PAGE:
“That’s the other thing so many arts organizations face … the city is looking at huge budget cuts and a lot of arts organizations get a good amount of support from the city, so that's a challenge, too, and that's coming up,” he says.
The Dallas Symphony Orchestra suffered massive losses. Beginning July 6, administrative salaries were cut up to 12.5%, while 17 employees were furloughed. DSO President and CEO Kim Noltemy took a 25% pay cut, and calls the measures a "difficult decision." None of the orchestra musicians were cut, Noltemy says. Instead, they've focused their efforts on the community, with orchestra members performing at pop-up concerts outside of hospitals and recording solo videos for patients.
For Heinbaugh, social distancing requirements dictating that venues remain at 50% capacity aren't feasible.
“The governor's allowing 50%,” he says, “but the reality is when you go out and social-distance your seating you're at about 25% capacity, so for a lot of the smaller groups that doesn't make any economic sense.”
For this reason, the organization is looking at opening its outdoor space, Strauss Square, around Sept. 1. Even then, Heinbaugh says, any revenue will only help them break even. The company is also updating works for the safety of performers. Musical numbers are thus becoming concert-style shows based on solo performances (“Which is good because you can space people out and, you know, people aren’t spitting on each other,” he says), and dance numbers won’t require, say, one dancer lifting another.
“All of us want to be relevant and continue to be relevant in our community to our patrons and our larger community,” Heinbaugh says, “and the longer we sit with the lights out and the longer these groups are not able to get on stage it's always tougher to make the argument to donors to keep funding us, to help us keep our lights on — so this provides a great opportunity for these groups to come back together.”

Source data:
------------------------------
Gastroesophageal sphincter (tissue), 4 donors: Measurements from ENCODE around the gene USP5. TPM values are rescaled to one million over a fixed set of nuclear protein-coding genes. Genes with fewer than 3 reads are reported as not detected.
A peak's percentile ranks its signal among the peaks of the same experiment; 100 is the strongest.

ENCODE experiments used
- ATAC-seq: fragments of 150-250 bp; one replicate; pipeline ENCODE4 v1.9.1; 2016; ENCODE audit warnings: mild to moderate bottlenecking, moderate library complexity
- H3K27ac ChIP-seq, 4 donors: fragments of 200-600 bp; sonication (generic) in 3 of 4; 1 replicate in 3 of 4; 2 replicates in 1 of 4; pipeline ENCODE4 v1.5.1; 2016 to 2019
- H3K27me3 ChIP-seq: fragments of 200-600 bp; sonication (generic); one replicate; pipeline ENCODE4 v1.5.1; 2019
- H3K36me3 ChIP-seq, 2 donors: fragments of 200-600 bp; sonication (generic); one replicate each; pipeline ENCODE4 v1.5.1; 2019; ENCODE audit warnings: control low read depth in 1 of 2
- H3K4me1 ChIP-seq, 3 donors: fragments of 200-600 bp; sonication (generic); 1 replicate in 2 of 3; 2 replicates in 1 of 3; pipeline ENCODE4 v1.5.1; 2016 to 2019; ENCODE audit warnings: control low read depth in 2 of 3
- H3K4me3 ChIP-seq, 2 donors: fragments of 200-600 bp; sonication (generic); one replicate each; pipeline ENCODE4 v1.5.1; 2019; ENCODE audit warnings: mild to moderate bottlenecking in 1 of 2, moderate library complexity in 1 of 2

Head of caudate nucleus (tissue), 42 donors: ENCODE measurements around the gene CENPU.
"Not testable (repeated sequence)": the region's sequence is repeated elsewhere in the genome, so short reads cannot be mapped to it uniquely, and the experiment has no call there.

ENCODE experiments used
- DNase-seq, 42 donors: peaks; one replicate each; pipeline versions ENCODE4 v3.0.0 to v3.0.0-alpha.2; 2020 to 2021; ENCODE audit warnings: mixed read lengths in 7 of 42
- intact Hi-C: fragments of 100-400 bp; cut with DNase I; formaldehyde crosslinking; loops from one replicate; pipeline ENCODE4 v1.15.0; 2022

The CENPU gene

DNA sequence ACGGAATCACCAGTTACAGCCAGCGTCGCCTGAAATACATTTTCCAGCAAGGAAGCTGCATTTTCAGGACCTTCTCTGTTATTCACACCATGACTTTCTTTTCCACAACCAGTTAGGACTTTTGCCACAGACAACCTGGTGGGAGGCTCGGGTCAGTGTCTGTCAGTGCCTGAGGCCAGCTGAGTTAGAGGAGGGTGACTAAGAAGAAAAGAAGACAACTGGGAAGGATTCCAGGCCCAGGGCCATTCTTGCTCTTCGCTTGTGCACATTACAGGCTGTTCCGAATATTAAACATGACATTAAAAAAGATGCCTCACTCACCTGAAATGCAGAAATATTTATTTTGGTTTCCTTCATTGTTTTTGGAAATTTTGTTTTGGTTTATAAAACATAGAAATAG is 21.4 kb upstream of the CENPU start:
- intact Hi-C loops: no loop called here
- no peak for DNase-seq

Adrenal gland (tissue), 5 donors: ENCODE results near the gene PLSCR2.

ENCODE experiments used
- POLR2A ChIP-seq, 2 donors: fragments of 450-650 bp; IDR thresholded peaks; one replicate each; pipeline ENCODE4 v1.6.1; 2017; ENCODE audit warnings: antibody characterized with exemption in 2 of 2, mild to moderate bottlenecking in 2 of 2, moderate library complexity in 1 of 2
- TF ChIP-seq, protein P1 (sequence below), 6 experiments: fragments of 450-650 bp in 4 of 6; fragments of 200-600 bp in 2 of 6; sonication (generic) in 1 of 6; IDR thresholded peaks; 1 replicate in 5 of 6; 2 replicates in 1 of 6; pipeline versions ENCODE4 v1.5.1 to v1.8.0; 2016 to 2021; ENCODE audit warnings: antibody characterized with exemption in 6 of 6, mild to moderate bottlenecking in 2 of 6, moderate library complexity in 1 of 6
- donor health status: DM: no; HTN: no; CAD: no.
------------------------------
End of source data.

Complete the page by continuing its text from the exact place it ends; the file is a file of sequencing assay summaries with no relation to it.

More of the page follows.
It’s not just multi-million-dollar enterprises that have taken a colossal hit. Smaller, lower-maintenance collectives like performance art collective Artstillery, lead by theater actress and director Ilknur Ozgur, are community events temporarily without a community.
In early March, the collective shifted their art-sharing revue show Art Cultivation to online audiences. The event received thousands of views, more than it did in person.
“This medium worked very well for us,” Ozgur says. “We took a yearlong program that already had love, community investment and its own unique vibe and transitioned it to a different platform.”
Artstillery’s focus is on stories of Black, indigenous and people of color. The meaning of “safe space” became quite literal after the pandemic hit.
“We still wanted to create safe spaces for healing during this time in the community through events like Spaced Out, a BIPOC and allies event,” the director says.
In the months since the pandemic first altered the group’s plans, they’ve continued holding virtual writing labs and brainstorming sessions for upcoming shows.
“Much like our work, we dismantle the way people see performance art, theater and community engagement,” Ozgur says. “We are writers, artists and researchers, we don't need to stop right now, we can prepare for the future.”
Ozgur says that Artstillery is keeping “the expectations on production and design loose and realistic.” Instead of focusing on opening dates, the group is brainstorming future productions “and adapting like a living organism does.
“For organizations like ours, a struggle to survive is nothing new to us,” Ozgur says. “We understand how to function with no support. We are able to survive this and actually improved as an organization during it.”